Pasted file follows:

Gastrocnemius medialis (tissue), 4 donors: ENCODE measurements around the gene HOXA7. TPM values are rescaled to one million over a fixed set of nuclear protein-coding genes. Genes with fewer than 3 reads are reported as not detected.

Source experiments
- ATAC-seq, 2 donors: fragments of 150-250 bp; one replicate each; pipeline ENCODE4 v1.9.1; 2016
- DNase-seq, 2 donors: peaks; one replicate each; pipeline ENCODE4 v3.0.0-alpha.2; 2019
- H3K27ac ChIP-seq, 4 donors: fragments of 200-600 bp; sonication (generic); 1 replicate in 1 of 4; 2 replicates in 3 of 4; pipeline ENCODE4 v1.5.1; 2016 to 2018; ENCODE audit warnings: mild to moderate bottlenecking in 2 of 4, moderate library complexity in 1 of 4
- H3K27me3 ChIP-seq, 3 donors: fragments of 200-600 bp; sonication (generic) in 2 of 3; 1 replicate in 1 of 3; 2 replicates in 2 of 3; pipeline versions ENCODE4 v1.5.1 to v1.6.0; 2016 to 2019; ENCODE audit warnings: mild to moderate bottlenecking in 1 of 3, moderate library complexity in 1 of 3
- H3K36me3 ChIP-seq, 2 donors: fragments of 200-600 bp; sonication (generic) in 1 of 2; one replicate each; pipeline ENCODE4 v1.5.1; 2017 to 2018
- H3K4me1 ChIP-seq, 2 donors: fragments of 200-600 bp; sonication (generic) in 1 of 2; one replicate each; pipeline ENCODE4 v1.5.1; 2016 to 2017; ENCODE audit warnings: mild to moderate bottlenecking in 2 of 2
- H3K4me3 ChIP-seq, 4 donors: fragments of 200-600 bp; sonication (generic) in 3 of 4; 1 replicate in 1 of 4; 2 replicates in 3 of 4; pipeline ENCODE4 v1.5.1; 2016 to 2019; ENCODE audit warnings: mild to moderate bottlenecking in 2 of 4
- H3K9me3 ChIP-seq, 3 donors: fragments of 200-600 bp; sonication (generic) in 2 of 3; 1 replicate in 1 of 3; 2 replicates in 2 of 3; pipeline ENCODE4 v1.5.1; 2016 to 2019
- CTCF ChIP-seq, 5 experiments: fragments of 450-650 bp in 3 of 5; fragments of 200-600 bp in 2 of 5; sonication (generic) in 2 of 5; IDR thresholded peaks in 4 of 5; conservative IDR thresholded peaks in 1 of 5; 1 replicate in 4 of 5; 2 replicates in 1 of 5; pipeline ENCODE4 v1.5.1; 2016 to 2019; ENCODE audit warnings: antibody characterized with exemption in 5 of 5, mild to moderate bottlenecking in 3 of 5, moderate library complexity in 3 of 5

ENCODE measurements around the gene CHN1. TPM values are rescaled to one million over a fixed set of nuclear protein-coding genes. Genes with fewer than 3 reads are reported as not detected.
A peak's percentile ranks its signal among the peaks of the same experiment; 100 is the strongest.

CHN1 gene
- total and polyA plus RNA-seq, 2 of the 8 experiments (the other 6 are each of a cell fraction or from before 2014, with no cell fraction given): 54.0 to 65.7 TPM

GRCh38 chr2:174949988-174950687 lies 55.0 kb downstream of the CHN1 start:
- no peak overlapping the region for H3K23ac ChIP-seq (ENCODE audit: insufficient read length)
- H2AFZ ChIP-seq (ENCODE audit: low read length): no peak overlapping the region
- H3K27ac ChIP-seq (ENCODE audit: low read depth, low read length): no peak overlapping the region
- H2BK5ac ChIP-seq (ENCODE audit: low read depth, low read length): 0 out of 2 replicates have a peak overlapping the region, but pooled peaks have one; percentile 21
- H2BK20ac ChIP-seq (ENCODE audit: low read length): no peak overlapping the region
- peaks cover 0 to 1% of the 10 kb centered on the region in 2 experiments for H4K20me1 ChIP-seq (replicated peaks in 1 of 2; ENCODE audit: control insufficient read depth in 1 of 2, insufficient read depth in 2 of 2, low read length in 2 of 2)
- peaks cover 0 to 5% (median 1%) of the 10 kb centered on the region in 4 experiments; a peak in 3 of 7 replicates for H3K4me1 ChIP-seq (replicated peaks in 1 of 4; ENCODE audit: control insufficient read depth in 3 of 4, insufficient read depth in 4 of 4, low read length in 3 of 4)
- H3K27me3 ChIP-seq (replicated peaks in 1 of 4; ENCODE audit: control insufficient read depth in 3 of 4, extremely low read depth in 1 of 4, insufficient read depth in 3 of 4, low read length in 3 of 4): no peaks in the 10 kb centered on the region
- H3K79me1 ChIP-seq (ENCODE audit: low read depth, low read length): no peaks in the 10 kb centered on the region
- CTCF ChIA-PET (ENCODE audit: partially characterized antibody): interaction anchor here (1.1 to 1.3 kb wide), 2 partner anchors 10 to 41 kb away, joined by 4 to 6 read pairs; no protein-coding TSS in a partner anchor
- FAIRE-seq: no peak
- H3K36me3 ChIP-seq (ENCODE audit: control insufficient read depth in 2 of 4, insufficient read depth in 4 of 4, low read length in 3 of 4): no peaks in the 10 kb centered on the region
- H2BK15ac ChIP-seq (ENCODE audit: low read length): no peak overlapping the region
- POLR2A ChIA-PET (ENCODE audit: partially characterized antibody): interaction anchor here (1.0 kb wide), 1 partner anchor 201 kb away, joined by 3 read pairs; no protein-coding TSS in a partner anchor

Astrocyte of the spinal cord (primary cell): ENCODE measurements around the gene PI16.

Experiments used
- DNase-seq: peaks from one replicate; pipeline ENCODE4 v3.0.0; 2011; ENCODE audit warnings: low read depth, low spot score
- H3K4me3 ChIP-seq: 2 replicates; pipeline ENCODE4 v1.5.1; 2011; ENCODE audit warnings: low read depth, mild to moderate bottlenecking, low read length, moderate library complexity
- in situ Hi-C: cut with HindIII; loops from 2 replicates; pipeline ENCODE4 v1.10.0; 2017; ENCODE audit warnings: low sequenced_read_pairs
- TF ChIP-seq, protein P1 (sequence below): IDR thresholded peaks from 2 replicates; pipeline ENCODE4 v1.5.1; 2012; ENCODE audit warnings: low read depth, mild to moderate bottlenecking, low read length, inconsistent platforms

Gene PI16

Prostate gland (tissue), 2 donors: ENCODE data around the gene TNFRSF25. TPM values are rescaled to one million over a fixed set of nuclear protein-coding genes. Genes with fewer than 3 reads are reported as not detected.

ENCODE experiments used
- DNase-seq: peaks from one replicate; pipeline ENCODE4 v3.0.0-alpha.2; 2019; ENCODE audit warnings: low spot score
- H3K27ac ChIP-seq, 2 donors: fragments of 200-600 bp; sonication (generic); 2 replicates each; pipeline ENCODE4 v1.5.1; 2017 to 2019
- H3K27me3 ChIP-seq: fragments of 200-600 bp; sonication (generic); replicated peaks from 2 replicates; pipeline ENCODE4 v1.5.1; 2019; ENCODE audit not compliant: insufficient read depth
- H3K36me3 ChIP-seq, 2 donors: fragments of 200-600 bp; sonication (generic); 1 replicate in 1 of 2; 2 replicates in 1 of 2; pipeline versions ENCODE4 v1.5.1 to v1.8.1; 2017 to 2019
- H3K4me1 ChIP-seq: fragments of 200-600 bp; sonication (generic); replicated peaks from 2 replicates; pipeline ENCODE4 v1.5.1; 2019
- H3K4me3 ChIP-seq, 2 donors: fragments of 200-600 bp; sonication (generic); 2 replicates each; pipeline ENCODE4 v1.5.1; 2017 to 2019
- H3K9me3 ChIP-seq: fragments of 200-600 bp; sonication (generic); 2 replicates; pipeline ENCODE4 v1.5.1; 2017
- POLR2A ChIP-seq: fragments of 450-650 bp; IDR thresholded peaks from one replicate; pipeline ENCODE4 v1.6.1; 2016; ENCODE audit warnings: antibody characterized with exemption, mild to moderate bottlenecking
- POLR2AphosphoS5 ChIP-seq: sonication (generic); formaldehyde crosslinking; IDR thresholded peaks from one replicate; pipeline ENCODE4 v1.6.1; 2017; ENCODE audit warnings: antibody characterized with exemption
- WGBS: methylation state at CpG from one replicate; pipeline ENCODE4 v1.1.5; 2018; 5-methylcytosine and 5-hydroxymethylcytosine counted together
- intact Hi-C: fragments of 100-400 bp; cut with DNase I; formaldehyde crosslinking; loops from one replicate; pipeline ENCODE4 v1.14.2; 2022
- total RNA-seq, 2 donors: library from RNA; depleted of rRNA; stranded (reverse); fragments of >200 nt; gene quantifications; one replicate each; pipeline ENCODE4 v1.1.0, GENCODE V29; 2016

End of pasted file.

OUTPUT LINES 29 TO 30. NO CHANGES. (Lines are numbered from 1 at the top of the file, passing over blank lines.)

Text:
- H2BK15ac ChIP-seq (ENCODE audit: low read length): no peak overlapping the region
- POLR2A ChIA-PET (ENCODE audit: partially characterized antibody): interaction anchor here (1.0 kb wide), 1 partner anchor 201 kb away, joined by 3 read pairs; no protein-coding TSS in a partner anchor